Geochemical Prospecting - Retrospect and Prospect

CIM Bulletin, 1967

R. W. Boyle Geological Survey of Canada, Ottawa, Ont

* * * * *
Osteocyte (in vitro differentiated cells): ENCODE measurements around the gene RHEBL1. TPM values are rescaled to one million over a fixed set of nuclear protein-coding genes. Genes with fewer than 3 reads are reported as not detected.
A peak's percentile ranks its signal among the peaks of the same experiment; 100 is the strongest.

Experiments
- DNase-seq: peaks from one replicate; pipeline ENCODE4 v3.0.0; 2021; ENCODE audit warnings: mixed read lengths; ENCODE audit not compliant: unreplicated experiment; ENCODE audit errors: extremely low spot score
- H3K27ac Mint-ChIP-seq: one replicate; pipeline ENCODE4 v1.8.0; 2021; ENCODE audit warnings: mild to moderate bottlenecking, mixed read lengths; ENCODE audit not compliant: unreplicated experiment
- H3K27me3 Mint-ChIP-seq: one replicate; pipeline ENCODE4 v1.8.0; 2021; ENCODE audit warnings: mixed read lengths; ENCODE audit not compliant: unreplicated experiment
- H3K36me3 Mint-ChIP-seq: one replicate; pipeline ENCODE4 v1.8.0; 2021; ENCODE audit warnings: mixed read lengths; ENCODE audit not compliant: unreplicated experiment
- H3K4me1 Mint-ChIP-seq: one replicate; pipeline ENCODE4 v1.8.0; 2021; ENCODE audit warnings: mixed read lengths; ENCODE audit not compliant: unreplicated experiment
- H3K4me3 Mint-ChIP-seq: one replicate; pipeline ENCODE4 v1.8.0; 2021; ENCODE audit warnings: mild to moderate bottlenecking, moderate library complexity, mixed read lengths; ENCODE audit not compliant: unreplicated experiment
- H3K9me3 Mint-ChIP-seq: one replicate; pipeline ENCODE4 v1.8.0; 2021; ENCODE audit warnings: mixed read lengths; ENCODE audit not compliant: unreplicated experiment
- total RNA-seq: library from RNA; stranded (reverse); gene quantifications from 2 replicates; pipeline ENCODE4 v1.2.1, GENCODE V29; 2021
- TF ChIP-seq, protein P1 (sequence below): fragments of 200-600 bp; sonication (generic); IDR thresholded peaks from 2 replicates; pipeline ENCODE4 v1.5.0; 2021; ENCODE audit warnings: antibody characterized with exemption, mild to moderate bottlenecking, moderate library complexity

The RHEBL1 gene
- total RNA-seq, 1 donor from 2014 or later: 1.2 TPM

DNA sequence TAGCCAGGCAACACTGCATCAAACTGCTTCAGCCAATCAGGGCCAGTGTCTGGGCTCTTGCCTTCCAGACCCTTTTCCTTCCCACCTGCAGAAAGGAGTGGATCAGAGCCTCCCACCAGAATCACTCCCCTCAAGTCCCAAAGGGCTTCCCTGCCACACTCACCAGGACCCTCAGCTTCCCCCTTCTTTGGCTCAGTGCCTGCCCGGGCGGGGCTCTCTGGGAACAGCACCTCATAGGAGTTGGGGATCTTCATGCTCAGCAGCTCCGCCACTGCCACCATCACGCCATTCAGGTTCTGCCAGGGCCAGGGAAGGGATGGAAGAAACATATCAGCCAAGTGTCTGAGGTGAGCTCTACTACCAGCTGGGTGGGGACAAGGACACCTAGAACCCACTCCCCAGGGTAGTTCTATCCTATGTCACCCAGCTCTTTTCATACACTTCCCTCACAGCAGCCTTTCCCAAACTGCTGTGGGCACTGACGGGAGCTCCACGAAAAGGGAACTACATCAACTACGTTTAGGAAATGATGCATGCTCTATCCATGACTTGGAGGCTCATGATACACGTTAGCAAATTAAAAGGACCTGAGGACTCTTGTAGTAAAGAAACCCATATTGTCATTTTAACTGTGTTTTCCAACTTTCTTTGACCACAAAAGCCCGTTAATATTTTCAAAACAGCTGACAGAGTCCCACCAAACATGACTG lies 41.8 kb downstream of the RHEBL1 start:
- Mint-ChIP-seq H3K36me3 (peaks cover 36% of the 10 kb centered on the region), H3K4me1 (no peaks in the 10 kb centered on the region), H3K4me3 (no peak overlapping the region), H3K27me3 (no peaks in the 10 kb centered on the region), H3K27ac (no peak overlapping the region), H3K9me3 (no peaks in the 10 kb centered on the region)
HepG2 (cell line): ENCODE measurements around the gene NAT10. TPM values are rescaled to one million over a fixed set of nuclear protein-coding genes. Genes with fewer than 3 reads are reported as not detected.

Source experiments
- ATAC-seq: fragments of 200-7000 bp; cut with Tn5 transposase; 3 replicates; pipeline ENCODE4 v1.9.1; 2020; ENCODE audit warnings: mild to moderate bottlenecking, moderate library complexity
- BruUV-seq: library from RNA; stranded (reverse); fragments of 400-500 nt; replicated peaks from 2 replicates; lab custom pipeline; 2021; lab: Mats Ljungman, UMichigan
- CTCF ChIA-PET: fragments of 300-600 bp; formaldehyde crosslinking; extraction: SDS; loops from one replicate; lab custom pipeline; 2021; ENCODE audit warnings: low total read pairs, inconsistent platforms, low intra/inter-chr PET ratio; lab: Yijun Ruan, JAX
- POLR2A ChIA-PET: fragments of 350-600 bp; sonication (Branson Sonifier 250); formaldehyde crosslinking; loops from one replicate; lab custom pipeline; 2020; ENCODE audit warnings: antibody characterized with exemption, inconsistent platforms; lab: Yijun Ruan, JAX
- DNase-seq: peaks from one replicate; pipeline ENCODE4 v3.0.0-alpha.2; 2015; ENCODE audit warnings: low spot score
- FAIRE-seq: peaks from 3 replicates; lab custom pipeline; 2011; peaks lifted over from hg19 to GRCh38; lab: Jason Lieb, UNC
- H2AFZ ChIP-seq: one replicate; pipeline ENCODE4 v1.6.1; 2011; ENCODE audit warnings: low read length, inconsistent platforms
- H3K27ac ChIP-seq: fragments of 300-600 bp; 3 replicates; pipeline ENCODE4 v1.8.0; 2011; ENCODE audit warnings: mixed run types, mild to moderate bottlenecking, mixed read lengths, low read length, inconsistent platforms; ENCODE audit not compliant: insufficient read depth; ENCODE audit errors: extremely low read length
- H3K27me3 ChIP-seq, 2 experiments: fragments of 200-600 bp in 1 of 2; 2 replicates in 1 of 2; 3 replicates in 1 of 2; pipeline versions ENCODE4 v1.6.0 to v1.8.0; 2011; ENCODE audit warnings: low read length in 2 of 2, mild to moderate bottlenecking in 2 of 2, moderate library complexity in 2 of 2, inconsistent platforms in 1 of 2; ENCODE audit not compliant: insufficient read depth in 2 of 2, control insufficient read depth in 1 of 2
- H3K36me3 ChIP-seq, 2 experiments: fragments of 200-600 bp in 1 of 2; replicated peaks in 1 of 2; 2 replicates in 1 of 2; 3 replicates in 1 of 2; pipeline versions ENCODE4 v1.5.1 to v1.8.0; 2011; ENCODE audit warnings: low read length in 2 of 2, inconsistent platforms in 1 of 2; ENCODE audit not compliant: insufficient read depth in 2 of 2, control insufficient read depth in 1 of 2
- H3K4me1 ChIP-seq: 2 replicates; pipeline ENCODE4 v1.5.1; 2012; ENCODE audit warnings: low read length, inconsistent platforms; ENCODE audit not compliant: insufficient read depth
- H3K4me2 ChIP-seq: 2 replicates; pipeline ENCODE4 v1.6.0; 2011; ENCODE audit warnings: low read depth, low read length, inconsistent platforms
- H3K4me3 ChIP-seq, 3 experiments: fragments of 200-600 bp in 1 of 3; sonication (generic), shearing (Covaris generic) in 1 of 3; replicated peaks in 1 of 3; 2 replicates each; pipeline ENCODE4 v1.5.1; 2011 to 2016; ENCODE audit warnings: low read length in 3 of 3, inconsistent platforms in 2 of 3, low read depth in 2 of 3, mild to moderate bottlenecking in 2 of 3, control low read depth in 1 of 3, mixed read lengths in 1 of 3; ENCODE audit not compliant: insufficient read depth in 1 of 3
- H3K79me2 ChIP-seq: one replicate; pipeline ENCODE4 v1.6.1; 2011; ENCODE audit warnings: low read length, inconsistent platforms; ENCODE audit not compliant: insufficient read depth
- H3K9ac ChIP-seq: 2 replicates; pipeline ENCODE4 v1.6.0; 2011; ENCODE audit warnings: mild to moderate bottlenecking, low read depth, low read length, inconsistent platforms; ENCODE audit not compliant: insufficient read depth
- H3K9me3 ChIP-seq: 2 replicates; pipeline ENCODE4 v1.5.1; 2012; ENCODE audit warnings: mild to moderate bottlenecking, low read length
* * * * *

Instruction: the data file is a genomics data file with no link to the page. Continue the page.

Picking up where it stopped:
The concept of using chemical methods in prospecting dates back at least to the middle of the 16th century. Modern methods of geochemical prospecting, however, based on secondary haloes and utilizing trace-element techniques, were first practised in the U.S.S.R. and the Scandinavian countries in the 1930's. After 1945, methods based on soils, stream sediments and vegetation were rapidly developed in the U.S.A., the United Kingdom, Canada, France and other countries. The modern methods of geochemical prospecting owe their rapid development in the 20th century to the following: !.-Recognition of the primary and secondary dispersion haloes and trains that are associated with ali mineral deposits. 2.~Development of accurate and rapid analytical methods utilizing the spectrograph and the various specifie sensitive colorimetrie reagents, especially dithizone. 3.-Development of polyethylene laboratory ware of ali types and the development of resins. This permitted greater freedom of field analyses and reduced the incidence of contamination. 4.-Development of gas chromatography. This permitted the rapid and accurate determination of hydrocarbons in petroleum prospecting. Future research in geochemical prospecting should be focused on the following tasks: !.-Definition of geochemical provinces and their r elation to mineral deposits. 2.-Development of methods for discovering large lowgrade deposits. 3.-Development of methods for discovering deeply buried deposits. 4.-Further development of methods to outline primary haloes. 5.-Eiucidation and formulation of techniques to relate the size and intensity of anomalies to the grade of the deposits. 6.-Development and refinement of biogeochemical methods, especially those based on indicator plants, chlorotic or toxic effects, and microbiological techniques. 7.-Definition of the types of primary and secondary haloes associated with accumulations of oil and gas.